FIG. 2 is a perspective view of the opening according to Embodiment 1. FIG. 3 is a cross-sectional view of the opening according to Embodiment 1. Eight first blockers 11 are spaced apart in the Y-axis direction in the example of FIGS. 2 and 3, but the number of the first blockers 11 may be any number that is two or more. Each first blocker 11 includes a first member 11a and a second member 11b. The first member 11a is a plate-like member extending in a direction perpendicular to both of the travelling direction and the inflow direction of the outside air, that is, extends in a Z-axis direction, and having a main surface intersecting the travelling direction of the vehicle, that is, the Y-axis direction. The first member 11a and the second member 11b are symmetric with respect to a plane perpendicular to the Y-axis direction. In the example of FIGS. 1 to 3, the first members 11a and the second members 11b extend in a direction of spacing between an upper surface 10c located on a vertically upper side of the opening 10 and a lower surface 10d located on a vertically lower side of the opening 10. The Y-axis-direction spacing between the first member 11a and the second member 11b that are included in the same first blocker 11 increases in the inflow direction of the outside air, that is, in the positive X-axis direction.

FIG. 4 is a drawing illustrating a flow of air and a flow of foreign objects in the opening according to Embodiment 1. In FIG. 4, the dashed arrows indicate the flow of air, and the solid arrow indicates the flow of foreign objects. The vehicle travels in the positive Y-axis direction in the example of FIG. 4. During travelling of the vehicle, the outside air has a velocity opposite to the travelling direction relative to the vehicle. Upon activation of the fan 13, the air thus passes through the space between the first blockers 11 and flows into the air channel 12, as illustrated by the dashed arrows in FIG. 4. In contrast, the foreign objects having higher specific gravity than air are displaced greatly in the travelling direction due to inertial force, strike against the first members 11a and the second members 11b, and are forced outward from the housing 2. As illustrated by the solid arrow in FIG. 4, the foreign objects repeatedly strike against the first members 11a and the second members 11b, and move backward from the opening 10 along the travelling direction of the vehicle without flowing into the air channel 12. When the vehicle travels in the negative Y-axis direction, the foreign objects similarly move backward from the opening 10 along the travelling direction of the vehicle without flowing into the air channel 12 since the first member 11a and the second member 11b of each first blocker 11 are symmetric to each other with respect to a plane.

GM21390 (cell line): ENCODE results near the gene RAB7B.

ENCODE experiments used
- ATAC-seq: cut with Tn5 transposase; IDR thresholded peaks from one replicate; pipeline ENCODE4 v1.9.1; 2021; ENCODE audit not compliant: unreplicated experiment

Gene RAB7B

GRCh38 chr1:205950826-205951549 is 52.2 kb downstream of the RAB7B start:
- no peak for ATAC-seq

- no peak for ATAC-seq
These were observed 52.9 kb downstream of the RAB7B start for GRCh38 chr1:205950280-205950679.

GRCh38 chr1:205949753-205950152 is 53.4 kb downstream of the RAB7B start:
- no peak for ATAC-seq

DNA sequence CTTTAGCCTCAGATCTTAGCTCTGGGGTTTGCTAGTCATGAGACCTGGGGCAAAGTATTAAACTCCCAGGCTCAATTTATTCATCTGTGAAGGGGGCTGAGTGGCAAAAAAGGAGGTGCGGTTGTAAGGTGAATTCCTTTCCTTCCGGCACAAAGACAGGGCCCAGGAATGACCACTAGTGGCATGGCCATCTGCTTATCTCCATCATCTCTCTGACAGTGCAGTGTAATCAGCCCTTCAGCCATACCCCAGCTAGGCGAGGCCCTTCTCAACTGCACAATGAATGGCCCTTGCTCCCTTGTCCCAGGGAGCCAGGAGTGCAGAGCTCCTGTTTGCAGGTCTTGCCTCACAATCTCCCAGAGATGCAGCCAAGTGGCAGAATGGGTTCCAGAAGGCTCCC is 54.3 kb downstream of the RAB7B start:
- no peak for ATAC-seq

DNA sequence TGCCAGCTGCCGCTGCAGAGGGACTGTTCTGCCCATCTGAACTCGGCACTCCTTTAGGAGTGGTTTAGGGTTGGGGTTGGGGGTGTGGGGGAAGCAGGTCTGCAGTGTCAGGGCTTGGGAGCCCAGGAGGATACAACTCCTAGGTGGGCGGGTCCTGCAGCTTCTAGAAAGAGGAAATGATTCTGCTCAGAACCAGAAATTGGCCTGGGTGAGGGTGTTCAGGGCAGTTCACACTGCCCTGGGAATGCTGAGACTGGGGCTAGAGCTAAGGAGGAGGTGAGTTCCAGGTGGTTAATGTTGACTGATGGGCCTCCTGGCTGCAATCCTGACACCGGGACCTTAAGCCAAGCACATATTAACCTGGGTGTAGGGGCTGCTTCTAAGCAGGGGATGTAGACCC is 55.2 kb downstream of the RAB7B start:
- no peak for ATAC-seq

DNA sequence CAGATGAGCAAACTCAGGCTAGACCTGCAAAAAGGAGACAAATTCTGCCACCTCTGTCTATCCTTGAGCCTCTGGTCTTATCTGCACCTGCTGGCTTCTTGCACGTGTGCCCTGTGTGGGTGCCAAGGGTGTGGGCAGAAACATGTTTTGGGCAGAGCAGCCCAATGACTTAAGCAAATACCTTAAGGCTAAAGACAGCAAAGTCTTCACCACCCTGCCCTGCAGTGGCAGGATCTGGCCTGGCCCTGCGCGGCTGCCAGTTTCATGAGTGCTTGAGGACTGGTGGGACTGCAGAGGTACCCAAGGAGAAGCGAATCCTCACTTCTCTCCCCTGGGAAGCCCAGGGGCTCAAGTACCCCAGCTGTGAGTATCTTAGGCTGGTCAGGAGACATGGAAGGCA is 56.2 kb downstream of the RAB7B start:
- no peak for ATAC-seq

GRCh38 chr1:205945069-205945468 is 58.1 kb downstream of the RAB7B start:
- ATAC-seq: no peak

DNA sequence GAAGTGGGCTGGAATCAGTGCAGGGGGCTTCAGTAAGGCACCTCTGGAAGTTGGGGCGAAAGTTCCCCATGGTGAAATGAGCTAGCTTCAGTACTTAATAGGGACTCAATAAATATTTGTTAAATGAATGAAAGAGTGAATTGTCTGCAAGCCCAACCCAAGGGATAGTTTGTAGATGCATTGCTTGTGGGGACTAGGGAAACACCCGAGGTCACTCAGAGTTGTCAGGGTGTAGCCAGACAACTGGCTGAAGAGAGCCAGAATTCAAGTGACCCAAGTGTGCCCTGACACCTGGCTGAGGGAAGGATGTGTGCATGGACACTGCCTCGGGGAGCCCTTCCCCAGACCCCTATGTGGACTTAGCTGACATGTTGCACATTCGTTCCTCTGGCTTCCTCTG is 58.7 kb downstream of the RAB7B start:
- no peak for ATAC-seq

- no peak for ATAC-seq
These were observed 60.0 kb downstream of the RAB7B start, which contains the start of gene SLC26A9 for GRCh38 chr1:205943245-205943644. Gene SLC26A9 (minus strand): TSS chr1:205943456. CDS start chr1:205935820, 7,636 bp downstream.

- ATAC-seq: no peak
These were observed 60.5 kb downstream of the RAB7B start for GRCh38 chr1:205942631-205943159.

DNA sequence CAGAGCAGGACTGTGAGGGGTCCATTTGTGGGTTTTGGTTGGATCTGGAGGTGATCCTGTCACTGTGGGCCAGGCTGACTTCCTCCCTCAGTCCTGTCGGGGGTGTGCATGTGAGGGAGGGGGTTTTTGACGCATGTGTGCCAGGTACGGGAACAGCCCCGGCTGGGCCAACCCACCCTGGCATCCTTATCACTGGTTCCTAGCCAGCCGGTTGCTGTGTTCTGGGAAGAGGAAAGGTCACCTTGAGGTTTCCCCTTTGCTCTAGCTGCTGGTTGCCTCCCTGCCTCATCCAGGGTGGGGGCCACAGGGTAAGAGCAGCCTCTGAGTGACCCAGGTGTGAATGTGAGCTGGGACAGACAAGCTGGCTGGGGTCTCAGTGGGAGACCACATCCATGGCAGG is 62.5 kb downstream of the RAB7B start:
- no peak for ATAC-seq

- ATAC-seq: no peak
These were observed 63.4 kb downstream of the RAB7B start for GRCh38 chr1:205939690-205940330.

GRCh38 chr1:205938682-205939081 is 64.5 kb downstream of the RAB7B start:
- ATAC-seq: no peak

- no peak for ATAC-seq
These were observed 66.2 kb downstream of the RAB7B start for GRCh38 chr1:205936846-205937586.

In the example of FIGS. 2 to 4, the first blocker 11 has a cross-section perpendicular to a direction in which the first member 11a extends, that is, a cross-section parallel to an XY-plane. The cross-section has a V-shape formed by the first member 11a and the second member 11b. Adjustment of a vertex angle of the V-shape, an angle θ1 in FIG. 3, can achieve a lower amount of the foreign objects flowing into the air channel 12. FIG. 5 is a graph illustrating a relationship between a vertex angle and an inflow rate of the foreign objects, according to Embodiment 1. FIG. 5 indicates a result of a three-dimensional fluid simulation in which particles having size and density equivalent to powder snow were generated as the foreign objects to move oppositely to the travelling direction, and the amount of the foreign objects flowing into the air channel 12 is measured. The graph has a horizontal axis indicating the angle θ1 and a vertical axis indicating the inflow rate of the foreign objects. The inflow rate of the foreign objects is a value expressed as a ratio of the amount of the foreign objects flowing through the space between the first blockers 11 into the air channel 12 to the amount of the foreign objects flowing into the air channel 12 when plates having a main surface parallel to the YZ-plane are arranged in the opening 10 and spaced apart in the Y-axis direction. This simulation was performed at each angle with the widths A of the first blockers 11 in the X-axis direction in FIG. 3 set to the same value, and with the sum of the values of gaps B between the first blockers 11 in the Y-axis direction in FIG. 3 set to the same value. The example of FIG. 5 shows that the inflow rate is less than 1 in the range of 60°<θ1<150°, and thus setting the angle θ1 in the range of 60°<θ1<150° is preferable. Setting the angle θ1 in the range of 90°<θ1<120° is preferable to further lower the inflow rate.